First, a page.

The Vikings didn't cover the spread thanks to kneeling for the game-ending XP.

The New Orleans Saints suffered a heartbreaking loss to the Minnesota Vikings in the divisional round of the NFL playoffs Sunday thanks to a walk-off 61-yard touchdown.

Those who bet on the Vikings -5.5 then suffered a heartbreaking loss of their own, with the extra point delayed almost 10 minutes thanks to everyone milling around on the field and the Saints leaving for the locker room, and Minnesota eventually opting to kneel rather than kick the extra point, making the final 29-24 and giving those who took New Orleans and the points a win.

But the amount of time it took to set up a final play that didn’t affect the final outcome, and which play-by-play commentator Joe Buck called “the most anticlimactic moment in the history of the NFL” (Buck must not have too many guys in the desert), had many wondering why the Vikings were forced to attempt an extra point in the first place, as they wouldn’t have had to do that if they won in overtime.

According to Fox rules analyst Mike Pereira (a former NFL referee and vice-president of officiating), it’s thanks to point differential, which matters in the regular season from a playoff tiebreaking perspective:

That’s not a good reason to have this rule in the playoffs where point differential no longer matters (except for gambling), but it’s presumably something where no one realized that it would be useful to have a different playoff rule until now. After all, this was the first-ever NFL playoff game with a touchdown scored with no time on the clock in the fourth quarter. But now that it’s shown up, it might be worth revising this a bit, especially in cases where one team’s up by more than two points as the result of the touchdown so there’s no chance of even a blocked extra point affecting the outcome.

Pereira went on to make that case himself:

However, some might argue for eliminating those unnecessary converts altogether, even in the regular season. Points only come into play in the seventh tiebreaker, and it seems unlikely that one or two points are too likely to make a difference even there.

Some gamblers in particular might appreciate that, such as the guy who lost $8,000 thanks to an unopposed Patriots’ two-point conversion against the Bills in 1998. Overall, though, it’s understandable why the NFL has this rule in the regular season (and, as CBS’ Will Brinson pointed out Sunday, it appears that the officials could have ended this sooner by just having the Vikings kick or kneel unopposed) thanks to those concerns about point differential (and you’d really hate to see a playoff spot someday decided by a team not kicking the convert thanks to a new rule, even if that’s improbable.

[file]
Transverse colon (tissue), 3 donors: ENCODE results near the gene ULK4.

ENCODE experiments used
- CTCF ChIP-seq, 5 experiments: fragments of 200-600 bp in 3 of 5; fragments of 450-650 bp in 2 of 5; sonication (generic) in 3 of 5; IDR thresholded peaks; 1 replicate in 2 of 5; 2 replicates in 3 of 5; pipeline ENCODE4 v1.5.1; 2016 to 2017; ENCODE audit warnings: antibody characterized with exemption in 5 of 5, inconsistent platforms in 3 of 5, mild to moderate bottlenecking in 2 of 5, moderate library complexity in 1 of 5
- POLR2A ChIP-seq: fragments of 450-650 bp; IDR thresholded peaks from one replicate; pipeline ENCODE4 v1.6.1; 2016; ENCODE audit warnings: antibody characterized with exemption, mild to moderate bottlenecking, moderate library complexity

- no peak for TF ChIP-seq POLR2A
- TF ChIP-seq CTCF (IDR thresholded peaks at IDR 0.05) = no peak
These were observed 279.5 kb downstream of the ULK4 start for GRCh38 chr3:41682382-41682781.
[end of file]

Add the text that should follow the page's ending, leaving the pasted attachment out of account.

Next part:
But it feels quite unnecessary to do this in the playoffs. Maybe the NFL will change that going forward, letting games end sooner and not giving gamblers false hope.

[CBS Sports]

About Andrew Bucholtz

Andrew Bucholtz is a staff writer for Awful Announcing.

12 thoughts on “Mike Pereira: Vikings were forced to attempt XP because of regular-season point differential rule, not the spread

  1. I would actually have made the Vikings do an actual kick of the extra point, even if unopposed knowing not only was the point spread in play, but that point or two actually mattered to fantasy players in formats where the kicker is part of it. If the NFL knows the point spread is in play on an extra point, the NFL should have the option to require an actual attempt at the point after with a potential six-figure fine for a kneel down because of fantasy football also affected by that move.

      1. Or the QB will take the snap and immediately heave it into the 4th row behind the goalposts.

        We’re getting into goofy Arena League BS when it comes to end-of-game kneeldowns, too.

        You can’t legislate effort. Teams that have earned the right to take a knee should be allowed to exercise it.

        I’d get rid of the mandatory PAT in *all* situations (unless the game is tied or the scoring team is down by 1 or 2). College didn’t require the try until around 2006, even in a 1-point game, because teams can simply run the victory formation, making a 2-point return play impossible.

    1. HAHA yeah, let’s risk injury for the degenerate gamblers and the useless losers who play that stupid fantasy crap.

      1. Well, “degenerate gamblers” and “stupid fantasy players” are a big reason why the NFL is so popular.

        And yeah, the whole situation is a mess, and those who bet the Vikings at -5.5 deserved what they got, but it is in the rule (Michael Kay went off about this on his 98.7 ESPN New York show yesterday).

    2. Hell NO the NFL does not get anything directly from your bet they do not OWE you who probably bet off shore the right to win your bet. and as for fantasy how the hell do they know what fantasy impact it might have

  2. Andrew – did you really have to use that stupid ‘walk-off’ phrase to describe a player who RAN into the end zone? Good grief!

      1. It’s stupid to me precisely because it’s way, way overused and is completely illogical (that ‘walk vs. run thing I mentioned). Good to know you like annoying things!

  3. “About the try last night. The reason for having to kick the try has nothing to do with point spreads. It has everything to do with point differential. If it was spreads you would have to attempt the try in OT. Point differential is one of the tiebreakers used for playoff seeding.”

    Um, If it’s regular season tiebreakers, then it would make more sense to try the XP in OT during the regular season.

    Minnesota must have determined they were still playing at Philly if they made or missed.

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